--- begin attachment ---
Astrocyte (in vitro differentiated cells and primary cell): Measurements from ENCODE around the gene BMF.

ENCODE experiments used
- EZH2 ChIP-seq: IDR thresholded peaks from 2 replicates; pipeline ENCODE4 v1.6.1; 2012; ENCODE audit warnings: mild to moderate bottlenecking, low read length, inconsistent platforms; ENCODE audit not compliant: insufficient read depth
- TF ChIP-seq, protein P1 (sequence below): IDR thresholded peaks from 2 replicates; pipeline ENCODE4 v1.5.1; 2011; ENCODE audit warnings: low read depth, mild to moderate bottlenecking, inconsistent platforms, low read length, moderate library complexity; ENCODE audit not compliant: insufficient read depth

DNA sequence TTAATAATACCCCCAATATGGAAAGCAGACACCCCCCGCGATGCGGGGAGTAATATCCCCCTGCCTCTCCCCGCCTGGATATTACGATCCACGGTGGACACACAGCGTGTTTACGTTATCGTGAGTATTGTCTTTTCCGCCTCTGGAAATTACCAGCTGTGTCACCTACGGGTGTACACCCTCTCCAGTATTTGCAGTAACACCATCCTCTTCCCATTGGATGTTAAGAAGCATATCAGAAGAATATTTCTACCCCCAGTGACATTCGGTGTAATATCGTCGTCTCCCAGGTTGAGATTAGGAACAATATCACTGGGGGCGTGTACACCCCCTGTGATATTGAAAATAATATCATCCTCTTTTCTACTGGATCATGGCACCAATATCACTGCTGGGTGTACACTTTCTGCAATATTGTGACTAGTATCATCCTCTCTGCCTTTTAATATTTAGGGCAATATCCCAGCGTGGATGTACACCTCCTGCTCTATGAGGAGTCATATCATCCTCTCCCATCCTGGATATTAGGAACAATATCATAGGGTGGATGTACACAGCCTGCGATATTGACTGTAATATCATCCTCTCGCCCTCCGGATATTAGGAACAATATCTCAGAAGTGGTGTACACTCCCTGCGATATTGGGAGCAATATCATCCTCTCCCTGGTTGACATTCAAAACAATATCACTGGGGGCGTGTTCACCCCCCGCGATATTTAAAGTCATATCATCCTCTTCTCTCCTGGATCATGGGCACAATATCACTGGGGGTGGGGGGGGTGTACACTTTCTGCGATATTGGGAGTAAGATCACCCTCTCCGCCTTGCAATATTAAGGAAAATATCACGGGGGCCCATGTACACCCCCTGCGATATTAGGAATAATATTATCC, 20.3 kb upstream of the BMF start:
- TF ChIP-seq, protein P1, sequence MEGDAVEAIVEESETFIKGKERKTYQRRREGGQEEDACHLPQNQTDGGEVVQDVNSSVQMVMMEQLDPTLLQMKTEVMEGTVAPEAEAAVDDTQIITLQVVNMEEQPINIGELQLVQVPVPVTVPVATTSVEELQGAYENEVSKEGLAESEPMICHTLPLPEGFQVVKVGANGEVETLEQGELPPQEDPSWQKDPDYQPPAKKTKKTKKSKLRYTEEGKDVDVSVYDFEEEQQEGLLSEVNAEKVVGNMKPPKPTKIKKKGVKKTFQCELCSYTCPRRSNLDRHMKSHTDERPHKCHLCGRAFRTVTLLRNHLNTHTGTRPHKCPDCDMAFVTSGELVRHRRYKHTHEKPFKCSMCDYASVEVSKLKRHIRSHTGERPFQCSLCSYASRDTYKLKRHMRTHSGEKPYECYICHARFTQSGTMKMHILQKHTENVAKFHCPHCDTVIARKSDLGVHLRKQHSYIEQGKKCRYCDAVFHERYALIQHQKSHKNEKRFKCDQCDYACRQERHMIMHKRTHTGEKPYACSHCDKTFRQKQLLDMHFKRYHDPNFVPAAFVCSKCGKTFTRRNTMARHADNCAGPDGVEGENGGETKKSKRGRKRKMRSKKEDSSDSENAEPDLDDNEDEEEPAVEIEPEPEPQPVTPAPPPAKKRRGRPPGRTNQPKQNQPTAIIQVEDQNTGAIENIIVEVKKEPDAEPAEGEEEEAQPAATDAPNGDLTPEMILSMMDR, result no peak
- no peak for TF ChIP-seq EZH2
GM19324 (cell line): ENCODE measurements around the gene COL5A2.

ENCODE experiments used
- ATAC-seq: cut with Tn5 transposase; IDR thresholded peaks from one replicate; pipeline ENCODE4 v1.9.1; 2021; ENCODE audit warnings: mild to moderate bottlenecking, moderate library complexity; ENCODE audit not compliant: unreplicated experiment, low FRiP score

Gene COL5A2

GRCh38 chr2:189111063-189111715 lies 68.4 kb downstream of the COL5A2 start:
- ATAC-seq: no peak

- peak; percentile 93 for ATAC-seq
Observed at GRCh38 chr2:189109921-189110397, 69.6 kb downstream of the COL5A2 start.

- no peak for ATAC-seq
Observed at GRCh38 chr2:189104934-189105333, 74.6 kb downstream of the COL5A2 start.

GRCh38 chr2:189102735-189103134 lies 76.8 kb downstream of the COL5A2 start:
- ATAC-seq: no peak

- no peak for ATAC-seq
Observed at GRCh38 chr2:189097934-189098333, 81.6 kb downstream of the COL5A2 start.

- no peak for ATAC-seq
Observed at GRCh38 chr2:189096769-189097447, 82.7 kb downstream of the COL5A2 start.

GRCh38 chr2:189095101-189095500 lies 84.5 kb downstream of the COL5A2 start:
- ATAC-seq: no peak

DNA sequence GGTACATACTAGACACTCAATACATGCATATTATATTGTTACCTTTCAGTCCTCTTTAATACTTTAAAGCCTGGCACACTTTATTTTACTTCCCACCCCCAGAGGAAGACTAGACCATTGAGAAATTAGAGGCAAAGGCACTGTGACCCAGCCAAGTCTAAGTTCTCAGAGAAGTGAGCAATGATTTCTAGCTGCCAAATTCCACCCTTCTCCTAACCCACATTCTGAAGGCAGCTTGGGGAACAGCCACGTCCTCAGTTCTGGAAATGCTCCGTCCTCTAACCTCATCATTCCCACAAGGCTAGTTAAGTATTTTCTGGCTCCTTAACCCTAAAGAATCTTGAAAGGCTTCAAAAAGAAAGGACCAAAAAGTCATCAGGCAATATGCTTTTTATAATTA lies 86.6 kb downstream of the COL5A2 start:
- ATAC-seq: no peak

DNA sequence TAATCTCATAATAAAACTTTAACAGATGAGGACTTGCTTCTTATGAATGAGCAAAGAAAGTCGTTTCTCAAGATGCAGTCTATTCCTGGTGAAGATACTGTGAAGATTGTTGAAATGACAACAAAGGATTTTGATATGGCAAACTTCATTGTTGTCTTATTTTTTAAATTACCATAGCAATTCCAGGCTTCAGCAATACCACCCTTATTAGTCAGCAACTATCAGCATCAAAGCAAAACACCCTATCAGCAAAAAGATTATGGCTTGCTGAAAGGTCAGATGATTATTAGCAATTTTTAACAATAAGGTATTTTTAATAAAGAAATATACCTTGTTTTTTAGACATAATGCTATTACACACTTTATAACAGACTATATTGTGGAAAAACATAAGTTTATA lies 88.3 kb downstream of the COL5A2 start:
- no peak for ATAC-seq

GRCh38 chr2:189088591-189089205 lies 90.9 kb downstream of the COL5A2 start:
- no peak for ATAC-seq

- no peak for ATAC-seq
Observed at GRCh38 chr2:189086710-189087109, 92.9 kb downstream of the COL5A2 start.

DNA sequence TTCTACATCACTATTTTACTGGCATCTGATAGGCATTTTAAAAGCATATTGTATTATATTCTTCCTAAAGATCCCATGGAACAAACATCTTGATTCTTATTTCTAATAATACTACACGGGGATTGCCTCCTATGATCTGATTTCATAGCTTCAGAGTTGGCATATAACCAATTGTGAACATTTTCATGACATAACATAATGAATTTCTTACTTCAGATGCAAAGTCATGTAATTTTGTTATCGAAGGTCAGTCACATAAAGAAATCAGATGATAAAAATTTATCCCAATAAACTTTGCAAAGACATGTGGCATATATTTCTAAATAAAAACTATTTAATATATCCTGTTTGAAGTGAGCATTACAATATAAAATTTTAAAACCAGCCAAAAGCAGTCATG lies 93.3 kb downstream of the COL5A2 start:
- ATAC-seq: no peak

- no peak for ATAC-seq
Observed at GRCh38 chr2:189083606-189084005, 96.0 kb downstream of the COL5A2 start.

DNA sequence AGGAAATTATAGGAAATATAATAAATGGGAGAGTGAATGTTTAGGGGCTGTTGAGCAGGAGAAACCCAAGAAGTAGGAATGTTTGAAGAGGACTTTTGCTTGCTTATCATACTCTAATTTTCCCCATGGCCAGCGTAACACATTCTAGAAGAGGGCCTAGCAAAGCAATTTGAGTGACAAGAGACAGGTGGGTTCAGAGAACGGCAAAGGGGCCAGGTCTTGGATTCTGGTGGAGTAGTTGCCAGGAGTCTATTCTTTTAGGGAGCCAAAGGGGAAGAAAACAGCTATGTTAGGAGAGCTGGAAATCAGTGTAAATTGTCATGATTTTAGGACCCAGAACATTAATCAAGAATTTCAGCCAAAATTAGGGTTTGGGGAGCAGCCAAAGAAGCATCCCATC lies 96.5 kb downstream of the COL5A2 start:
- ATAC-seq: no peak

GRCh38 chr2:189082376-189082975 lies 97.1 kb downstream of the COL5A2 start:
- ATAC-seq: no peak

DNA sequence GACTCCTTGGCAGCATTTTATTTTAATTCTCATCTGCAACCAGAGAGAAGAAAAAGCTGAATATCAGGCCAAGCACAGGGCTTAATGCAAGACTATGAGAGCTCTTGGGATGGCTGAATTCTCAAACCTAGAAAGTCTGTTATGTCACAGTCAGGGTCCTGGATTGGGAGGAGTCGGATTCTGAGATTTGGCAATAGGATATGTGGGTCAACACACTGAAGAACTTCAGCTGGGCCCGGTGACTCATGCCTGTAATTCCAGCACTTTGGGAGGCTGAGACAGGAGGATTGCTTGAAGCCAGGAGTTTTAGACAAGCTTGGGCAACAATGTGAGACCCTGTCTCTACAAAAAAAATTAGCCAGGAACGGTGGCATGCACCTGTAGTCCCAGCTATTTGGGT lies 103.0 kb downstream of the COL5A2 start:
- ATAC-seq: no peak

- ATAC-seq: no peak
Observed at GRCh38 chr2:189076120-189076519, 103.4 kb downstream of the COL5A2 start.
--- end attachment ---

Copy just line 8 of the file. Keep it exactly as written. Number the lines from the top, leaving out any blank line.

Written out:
GM19324 (cell line): ENCODE measurements around the gene COL5A2.